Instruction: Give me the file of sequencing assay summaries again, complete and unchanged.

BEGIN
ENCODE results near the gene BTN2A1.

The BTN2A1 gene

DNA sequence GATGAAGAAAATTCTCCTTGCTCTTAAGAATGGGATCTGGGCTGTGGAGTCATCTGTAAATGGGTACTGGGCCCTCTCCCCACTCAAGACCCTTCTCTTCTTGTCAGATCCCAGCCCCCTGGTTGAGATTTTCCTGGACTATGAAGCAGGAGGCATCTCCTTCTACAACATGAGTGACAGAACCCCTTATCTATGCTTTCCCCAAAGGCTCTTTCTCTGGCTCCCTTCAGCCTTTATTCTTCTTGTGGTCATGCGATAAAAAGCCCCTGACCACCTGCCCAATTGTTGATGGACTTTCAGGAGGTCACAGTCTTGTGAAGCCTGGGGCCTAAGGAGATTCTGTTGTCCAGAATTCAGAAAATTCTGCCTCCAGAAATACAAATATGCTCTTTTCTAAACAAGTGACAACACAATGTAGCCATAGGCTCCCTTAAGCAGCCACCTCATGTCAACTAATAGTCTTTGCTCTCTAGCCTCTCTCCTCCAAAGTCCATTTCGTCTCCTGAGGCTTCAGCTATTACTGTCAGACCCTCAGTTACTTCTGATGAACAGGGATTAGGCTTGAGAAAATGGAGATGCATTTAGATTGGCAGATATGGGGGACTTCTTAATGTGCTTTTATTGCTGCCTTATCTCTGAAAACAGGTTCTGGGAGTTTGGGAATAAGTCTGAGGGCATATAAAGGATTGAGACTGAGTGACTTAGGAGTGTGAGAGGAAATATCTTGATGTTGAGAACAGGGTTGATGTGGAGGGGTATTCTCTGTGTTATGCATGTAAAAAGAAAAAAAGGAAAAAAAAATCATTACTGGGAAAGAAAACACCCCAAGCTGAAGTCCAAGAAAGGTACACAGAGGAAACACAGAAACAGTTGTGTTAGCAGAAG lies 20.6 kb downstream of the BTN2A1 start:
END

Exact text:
ENCODE results near the gene BTN2A1.

The BTN2A1 gene

DNA sequence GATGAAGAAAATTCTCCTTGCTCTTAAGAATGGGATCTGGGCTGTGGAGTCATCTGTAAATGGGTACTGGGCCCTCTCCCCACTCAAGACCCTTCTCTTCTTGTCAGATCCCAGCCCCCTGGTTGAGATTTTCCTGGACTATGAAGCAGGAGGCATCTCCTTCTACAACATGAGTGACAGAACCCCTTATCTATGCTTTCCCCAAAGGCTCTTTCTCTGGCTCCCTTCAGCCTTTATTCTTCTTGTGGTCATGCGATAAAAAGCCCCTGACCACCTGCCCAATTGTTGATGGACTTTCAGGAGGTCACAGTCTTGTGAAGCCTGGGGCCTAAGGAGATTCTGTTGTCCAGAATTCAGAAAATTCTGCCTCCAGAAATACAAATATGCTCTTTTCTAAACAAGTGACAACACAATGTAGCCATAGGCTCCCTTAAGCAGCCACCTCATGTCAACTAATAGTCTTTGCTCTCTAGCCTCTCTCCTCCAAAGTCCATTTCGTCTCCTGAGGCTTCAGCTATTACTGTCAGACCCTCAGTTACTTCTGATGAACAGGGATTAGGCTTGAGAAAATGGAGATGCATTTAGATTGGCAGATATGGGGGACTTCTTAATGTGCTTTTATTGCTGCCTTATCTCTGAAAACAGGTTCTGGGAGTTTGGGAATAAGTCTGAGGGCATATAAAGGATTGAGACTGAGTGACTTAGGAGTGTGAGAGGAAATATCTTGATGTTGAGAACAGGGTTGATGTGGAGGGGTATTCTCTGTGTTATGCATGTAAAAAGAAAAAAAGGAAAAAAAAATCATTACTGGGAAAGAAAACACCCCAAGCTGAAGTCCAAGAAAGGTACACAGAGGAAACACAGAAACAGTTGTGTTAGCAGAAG lies 20.6 kb downstream of the BTN2A1 start: